Zyliss Herb Mill

Guacamole: It’s that easy

I’m not going to say that “Guacamole is like sex, even when it’s bad, it’s good.” Because it isn’t.  There’s lots of bad guac… but it’s pretty simple overall to make a pretty good guacamole, whether you like it smooth, or full of crunchy bits, rich, spicy…

I like mine pretty simple.  Smooth, spicy, with lots of lime and cilantro. 

For each 1 avocado
juice of 1/2 lime
pinch of salt (more if you’re using it on burgers, tacos, etc. but less if eating it with salted chips)
several sprigs of cilantro
1 chipotle chile in adobo

  1. With a large knife, make a cut from the top to the bottom, going all the way around the pit. Separate the two halves and scoop out the flesh with a large spoon. Removing the pit is a slippery job, I’m not going to recommend any method that could result in loss of fingers.
  2. Mince the chile finely
  3. Mince the cilantro finely
  4. Mix everything together, mashing it until smooth as you like it.

No onion or garlic (they’re in the adobo sauce). No bell pepper (does nothing but add crunch: that’s what the chips are for), no sour cream (you get all your richness from a good avocado). No tomato (add salsa to what you’re eating, separately).

What do you do with the rest of the can of chipotle chiles?  Spread each chile with some adobo on a sheet of waxed or parchment paper, then roll it up and stick it in a freezer bag in the freezer.  They mince pretty well even when frozen.

I mince my cilantro and other sturdy herbs such as oregano in this Zyliss herb mill.  I wouldn’t dare use it for basil.

Zyliss Herb Mill

Sorry, no pics of the finished product — it’s two days old, and pretty green (lime and cilantro each help in their own way), but it’s not that pretty anymore.

clams

Bachelor Chow: Clams in Black Bean Sauce

Where has he been for the last month? Still eating, still cooking, just not taking pictures (my tablet was in the shop, there was a business trip, (“…a fire, a terrible flood, IT’S NOT MY FAULT!”). Anyway, after the disappointing Thai clams, I thought I’d go back to Cantonese basics. This recipe is based on Barbara Tropp’s “China Moon Cookbook.”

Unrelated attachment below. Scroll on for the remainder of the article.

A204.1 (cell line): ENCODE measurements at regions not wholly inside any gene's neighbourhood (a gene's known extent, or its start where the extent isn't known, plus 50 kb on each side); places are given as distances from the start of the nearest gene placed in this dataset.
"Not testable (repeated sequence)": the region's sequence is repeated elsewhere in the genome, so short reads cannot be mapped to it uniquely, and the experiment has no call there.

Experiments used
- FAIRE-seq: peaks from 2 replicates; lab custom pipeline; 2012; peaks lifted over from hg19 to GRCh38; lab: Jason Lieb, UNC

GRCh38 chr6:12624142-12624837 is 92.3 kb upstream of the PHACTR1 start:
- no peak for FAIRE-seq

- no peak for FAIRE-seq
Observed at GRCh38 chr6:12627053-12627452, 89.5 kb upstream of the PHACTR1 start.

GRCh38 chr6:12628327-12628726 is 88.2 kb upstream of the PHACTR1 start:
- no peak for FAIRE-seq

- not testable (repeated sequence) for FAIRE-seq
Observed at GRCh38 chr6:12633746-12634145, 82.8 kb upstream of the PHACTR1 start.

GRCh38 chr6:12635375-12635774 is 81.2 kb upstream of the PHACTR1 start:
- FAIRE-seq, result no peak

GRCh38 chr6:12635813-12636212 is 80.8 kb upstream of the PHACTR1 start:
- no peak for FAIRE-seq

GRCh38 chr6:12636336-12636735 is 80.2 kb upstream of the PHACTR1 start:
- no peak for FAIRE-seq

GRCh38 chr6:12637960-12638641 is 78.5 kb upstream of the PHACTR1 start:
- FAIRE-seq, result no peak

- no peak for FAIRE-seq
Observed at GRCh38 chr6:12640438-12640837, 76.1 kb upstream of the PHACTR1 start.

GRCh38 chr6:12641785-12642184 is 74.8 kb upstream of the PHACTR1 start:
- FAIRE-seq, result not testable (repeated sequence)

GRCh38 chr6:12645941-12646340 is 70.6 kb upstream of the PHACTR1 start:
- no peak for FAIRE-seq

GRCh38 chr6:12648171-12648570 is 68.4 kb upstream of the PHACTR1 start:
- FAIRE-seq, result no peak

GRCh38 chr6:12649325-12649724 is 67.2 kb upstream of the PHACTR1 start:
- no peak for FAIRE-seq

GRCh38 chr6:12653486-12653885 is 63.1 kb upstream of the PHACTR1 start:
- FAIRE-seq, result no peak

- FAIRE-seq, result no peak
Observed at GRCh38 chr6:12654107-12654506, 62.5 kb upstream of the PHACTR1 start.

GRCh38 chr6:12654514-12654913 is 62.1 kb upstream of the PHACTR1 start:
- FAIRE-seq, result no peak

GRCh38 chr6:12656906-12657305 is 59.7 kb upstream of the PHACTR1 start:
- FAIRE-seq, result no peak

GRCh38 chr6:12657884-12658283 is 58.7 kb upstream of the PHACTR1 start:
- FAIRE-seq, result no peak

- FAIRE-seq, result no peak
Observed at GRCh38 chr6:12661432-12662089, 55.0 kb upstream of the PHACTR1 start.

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clams with basil and chile jam

Bachelor Chow: Clams with Egg Noodles and Chile Jam from “Simple Thai Food”

I feel like I’m starting to get in a rut: Sue’s out for the evening, it’s time for Asian seafood. Clams with chile jam, egg noodles and basil, while tasty, did not come out quite as awesome as it sounded.

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Tiger Cry Beef

Tiger Cry Beef – from “Simple Thai Food” by Leela Punyaratabandhu

Last week, a beautiful new cookbook arrived, authored by fellow Chicago-area cook Leela Punyaratabandhu. You may know her better as “SheSimmers” – a blog on home Thai cooking. The day I received it, I made a batch of Panang (Phanaeng) Curry, which I didn’t photograph, and last night a batch of Tiger Cry Beef. There’s no doubt in my mind that this book is a winner. Continue reading

Pasta with Morels, Chard and Gorgonzola

Morel Season Part 1: Bachelor Chow Pasta

Every year, my brother hunts morels. I can’t tell you where he finds them, he won’t even tell me. But he’ll share them… when there’s more than his household can consume, and his younger daughter is a fiend for them floured and fried.  This year, I got a couple pounds, and with Sue out for a Mothers’ Day Eve Girls Night Out, it’s back to Bachelor Chow again.

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greens and cheese empanadas

Happy Cinco de Mayo – Empañadas Two Ways

We hosted an early Cinco de Mayo party at our house last night with three other couples: guacamole, flan, tamales and chiles rellenos were brought, and we made (another) flan and empañadas. I made two fillings — a traditional picadillo made from beef, and a greens and cheese one — the latter mainly because we have a vegetarian in our dinner group, but they came out very tasty.

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finished dish

Bachelor Chow Weekend: Chimney-Seared Tuna

Sue’s gone for the weekend, so expect several bachelor chow posts, starting with last night’s dinner.  Saku (yellowfin) tuna was available at the newly-opened Fresh Thyme market at a decent price.

So how to prepare it? Seared tuna is somewhat passe, but the only other method that sounded interesting would be oil-poached, and I thought I should keep at least one meal this weekend light.

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